More recently, in January and June 2022, IRIS was also expanded to Denbighshire and Carmarthenshire respectively.

Rhiannon Edwards, who was the local Domestic Abuse and Sexual Violence Advisor when IRIS was first launched in Denbighshire, explained why it was so important to bring a DA training programme to clinicians working in the area: “We have wanted to bring this programme to North Wales for at least the last 5 years. We expect to see greater engagement between GP practices and specialist services, smoother and more efficient referral pathways, better trained and better-informed GPs and practice staff, but above all, we want to see victims of domestic abuse accessing the most appropriate support at the earliest time possible”.

According to Rhian Lewis, Service Manager at DASU, the partner organisation operating in Denbighshire, it became urgent to bring this new approach to tackle DA in the area due to the pandemic: “DASU has seen an increase of 40% in referrals (including high-risk referrals) since COVID. We have seen an increase in the length of support needed and an increase in the complexity of the needs of our clients. Referrals from primary care have always been quite low to our services and this will give us an opportunity to intervene earlier as well as supplying a wraparound suite of services for our clients in Denbighshire”.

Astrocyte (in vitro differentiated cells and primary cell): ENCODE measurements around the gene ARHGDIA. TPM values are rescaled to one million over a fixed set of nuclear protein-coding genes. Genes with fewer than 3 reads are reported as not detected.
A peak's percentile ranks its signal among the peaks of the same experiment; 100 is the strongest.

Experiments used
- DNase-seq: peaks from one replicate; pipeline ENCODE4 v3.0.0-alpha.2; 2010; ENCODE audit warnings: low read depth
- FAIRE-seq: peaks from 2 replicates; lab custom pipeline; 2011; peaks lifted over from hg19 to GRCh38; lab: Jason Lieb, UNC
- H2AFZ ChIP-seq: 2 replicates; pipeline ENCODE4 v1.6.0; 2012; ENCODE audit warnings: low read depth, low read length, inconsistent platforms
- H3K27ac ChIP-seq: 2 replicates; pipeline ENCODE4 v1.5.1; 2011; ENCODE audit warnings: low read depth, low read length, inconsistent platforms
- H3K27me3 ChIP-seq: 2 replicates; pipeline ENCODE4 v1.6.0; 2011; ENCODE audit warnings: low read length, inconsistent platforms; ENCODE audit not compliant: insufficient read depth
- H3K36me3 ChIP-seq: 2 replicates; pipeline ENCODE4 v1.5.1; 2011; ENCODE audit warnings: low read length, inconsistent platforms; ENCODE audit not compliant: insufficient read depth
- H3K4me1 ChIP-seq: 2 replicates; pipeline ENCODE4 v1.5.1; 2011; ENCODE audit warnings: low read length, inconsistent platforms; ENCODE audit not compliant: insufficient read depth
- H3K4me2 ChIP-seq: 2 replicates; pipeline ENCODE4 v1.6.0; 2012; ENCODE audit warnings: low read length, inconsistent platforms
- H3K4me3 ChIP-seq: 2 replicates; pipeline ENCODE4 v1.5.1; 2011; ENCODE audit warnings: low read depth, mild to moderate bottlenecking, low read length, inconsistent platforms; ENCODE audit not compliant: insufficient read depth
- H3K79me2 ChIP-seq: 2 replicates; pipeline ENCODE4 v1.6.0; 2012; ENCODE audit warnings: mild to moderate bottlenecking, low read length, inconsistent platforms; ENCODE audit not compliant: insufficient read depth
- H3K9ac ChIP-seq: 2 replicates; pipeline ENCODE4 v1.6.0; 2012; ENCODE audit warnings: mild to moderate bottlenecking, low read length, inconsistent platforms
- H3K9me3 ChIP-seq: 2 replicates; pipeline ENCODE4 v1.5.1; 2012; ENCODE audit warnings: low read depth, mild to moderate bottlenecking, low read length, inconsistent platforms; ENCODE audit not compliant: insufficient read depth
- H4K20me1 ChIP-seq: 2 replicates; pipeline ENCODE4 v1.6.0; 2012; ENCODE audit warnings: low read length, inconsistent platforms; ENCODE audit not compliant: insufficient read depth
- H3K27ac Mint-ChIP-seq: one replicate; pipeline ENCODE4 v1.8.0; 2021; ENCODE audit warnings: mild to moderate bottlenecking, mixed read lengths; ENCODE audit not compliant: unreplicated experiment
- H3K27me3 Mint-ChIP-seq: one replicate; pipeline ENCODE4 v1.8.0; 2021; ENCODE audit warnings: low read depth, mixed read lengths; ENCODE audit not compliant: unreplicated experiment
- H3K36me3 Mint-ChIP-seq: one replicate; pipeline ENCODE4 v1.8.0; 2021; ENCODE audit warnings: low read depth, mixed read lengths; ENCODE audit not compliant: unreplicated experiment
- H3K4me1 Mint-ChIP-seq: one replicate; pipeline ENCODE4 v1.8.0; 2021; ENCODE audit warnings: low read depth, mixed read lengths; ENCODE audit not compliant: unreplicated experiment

In June, IRIS was implemented in Carmarthenshire also in partnership with Calan DVS. For Rachel Munkley, Lead Nurse at Bwrdd Iechyd Prifysgol Hywel Dda University Health Board (HDUHB), there were two main enablers of the commissioning process in the area: “We were able to demonstrate the value of the IRIS intervention to Primary Care and the commitment of the Corporate Safeguarding team in HDUHB to raise awareness of the need for improved recognition of violence against women. The process involved securing the commitment of all the three primary care clusters within the Health Board to contribute to the funding costs”.

Moyra Parfitt, Operations Manager at Calan Domestic Violence Services, the local partner organisation delivering IRIS in Carmarthenshire, explains that the area has 33 general practices aimed to be trained by the programme. “In 2021, nearly 2,880 people in Carmarthenshire were reported as being a victim of DA. Calan DVS believe the actual figure is far higher. The IRIS Programme has been training and supporting GPs to improve the primary care response to DA, thus encouraging more victims to come forward to receive the necessary support they deserve within the county”.